36. historiann, your words:

    but these women are themselves colluding in the objectification of their own bodies and are perhaps looking for that specific kind of male attention.

    That’s exactly how I see it. Implant wearers feel empowered when suddenly every guy is admiring them — getting male sexual attention makes them feel validated, though they might also feel overwhelmed and surprised by the intensity of male response.

    My Carrie Bradshaw question remains: if you’re an accomplished and even attractive professional why are you feeling so disempowered? Age, divorce, self-esteem?


  37. My ex had a colleague in her early/mid 30s who got a boob job. Nothing ridiculous — I think she went from an A cup to a smallish C — but I have to admit that I judged her for it.

    In theory I’m in support of someone doing whatever makes her feel good about herself, and God knows I’ve spent years of my life on hair removal and the like. But this felt different. Because she was an academic? Because she was having relationship trouble and I suspected she was doing it to “keep” her partner?

    Or. . . because it made me better able to rationalize my own capitulations to patriarchy?


  38. What about orthodontic work, does that count as body modification? It may not be surgery, but it is invasive, painful, lengthy, and expensive.

    My work was performed when I was still prepubescent, and we can pretend that it was done to correct the function of my bite, but we all really know it was because I had big weird-looking buck teeth and an overbite.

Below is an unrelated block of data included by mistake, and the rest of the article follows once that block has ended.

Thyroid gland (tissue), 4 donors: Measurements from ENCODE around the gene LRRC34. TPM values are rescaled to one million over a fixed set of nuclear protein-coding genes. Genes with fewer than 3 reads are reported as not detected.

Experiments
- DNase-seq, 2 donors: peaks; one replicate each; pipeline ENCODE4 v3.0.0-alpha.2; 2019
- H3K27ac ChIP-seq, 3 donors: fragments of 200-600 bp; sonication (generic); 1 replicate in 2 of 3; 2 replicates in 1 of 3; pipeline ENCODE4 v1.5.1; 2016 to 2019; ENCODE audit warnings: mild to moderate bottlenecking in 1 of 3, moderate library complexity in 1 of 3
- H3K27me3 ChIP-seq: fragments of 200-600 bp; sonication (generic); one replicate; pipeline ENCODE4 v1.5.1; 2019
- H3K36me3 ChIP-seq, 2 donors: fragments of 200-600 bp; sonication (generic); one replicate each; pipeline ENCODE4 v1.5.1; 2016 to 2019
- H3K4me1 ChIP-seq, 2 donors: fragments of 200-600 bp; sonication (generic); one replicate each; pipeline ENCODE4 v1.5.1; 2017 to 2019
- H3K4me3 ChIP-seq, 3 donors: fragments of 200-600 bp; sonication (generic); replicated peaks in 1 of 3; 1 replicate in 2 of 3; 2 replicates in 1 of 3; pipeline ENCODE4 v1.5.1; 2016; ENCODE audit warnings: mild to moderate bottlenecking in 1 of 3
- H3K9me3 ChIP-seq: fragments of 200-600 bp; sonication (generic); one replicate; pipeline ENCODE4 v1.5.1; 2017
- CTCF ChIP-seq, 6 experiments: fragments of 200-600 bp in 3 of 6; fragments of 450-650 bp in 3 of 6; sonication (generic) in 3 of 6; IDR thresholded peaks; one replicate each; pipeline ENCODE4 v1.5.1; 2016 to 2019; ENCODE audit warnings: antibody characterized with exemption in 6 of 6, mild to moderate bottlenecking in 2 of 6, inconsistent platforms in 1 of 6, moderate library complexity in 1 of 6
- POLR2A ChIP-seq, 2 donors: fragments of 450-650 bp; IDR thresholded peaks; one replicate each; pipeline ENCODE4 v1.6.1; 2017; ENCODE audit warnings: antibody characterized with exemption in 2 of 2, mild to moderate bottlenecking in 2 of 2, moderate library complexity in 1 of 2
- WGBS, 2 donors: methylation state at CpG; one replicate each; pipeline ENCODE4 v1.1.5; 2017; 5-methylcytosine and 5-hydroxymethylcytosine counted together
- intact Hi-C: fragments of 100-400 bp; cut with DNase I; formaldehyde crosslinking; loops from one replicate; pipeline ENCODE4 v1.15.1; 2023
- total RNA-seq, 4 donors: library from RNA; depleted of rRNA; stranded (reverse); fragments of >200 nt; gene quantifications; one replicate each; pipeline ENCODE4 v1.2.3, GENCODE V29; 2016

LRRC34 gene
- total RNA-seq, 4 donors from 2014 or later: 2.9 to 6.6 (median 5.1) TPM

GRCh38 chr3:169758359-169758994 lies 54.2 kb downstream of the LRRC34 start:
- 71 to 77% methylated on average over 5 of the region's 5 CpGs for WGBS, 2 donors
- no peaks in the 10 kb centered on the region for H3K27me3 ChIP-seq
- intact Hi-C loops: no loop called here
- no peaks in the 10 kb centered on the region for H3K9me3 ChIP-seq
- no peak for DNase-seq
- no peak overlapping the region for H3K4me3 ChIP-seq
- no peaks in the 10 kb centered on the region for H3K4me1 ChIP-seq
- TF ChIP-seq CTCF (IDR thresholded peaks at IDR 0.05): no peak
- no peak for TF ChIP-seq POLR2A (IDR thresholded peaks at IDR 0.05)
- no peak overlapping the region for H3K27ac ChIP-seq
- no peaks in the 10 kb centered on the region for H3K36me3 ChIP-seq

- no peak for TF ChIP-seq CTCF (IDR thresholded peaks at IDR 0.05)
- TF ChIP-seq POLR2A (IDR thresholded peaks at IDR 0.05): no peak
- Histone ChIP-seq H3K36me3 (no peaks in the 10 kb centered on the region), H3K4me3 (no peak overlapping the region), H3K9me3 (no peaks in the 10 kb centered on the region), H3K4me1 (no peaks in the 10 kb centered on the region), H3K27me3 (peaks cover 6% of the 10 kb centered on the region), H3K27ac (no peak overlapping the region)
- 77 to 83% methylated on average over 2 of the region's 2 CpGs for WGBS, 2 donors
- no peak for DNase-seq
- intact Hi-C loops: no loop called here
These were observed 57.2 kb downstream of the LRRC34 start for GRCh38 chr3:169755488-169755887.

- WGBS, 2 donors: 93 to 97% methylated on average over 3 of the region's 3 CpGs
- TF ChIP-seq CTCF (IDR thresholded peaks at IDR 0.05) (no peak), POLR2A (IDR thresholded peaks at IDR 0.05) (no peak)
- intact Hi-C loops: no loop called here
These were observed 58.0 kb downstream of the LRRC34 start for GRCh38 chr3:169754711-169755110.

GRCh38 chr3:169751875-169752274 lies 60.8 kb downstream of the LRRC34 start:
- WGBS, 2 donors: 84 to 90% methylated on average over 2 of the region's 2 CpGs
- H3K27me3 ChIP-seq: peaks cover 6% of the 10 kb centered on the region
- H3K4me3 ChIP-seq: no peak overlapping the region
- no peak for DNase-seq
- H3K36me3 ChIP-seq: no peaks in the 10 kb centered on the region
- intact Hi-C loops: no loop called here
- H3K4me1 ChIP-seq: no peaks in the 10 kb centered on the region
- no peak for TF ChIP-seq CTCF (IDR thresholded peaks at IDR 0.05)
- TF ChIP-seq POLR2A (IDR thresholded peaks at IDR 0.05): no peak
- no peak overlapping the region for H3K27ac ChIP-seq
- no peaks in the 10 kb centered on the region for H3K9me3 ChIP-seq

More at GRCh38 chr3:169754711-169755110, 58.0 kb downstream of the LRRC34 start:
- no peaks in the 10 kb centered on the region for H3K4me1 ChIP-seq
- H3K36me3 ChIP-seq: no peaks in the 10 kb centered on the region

My smile is much more conventionally pretty now, and contributes a good deal toward my overall attractiveness. How much that affected my later opportunities is anyone’s guess. Would buck teeth have hampered my ability to succeed? Possibly; it’s hard to say.

    What is certain is that it was painful. As a nine-year-old, I used to cry after the orthodontist tightened my appliance, and would be unable to eat properly for days afterward. I had to take painkillers, and couldn’t speak properly for months because of all the plastic and metal in my mouth.

    Yet this is considered standard treatment for millions of kids, and plenty of grown-ups do it too. Where do we rank it on the continuum of bodily modification?


  39. Good point, Smilegirl!

    I say do what one must — we’re all so conditioned anyway. I’m a standard size and stuff so I don’t know what it would feel like not to be. But if there were surgery to be taller, I’d get it I think. Used to be more fixated on that until they started making jeans in short versions, so that now I can pick up something I don’t have to hem or otherwise alter (or wear men’s jeans, which is OK but women’s fit better).

    So, given that, I see why people want surgery.

    I’ve dyed my hair since before it was grey — it had gotten mousy brown and was boring; manicures and pedicures whenever I can afford it; pierced ears; had spider veins zapped away and it was worth it; would do restylane (plan to, actually), would do laser hair removal in a flash.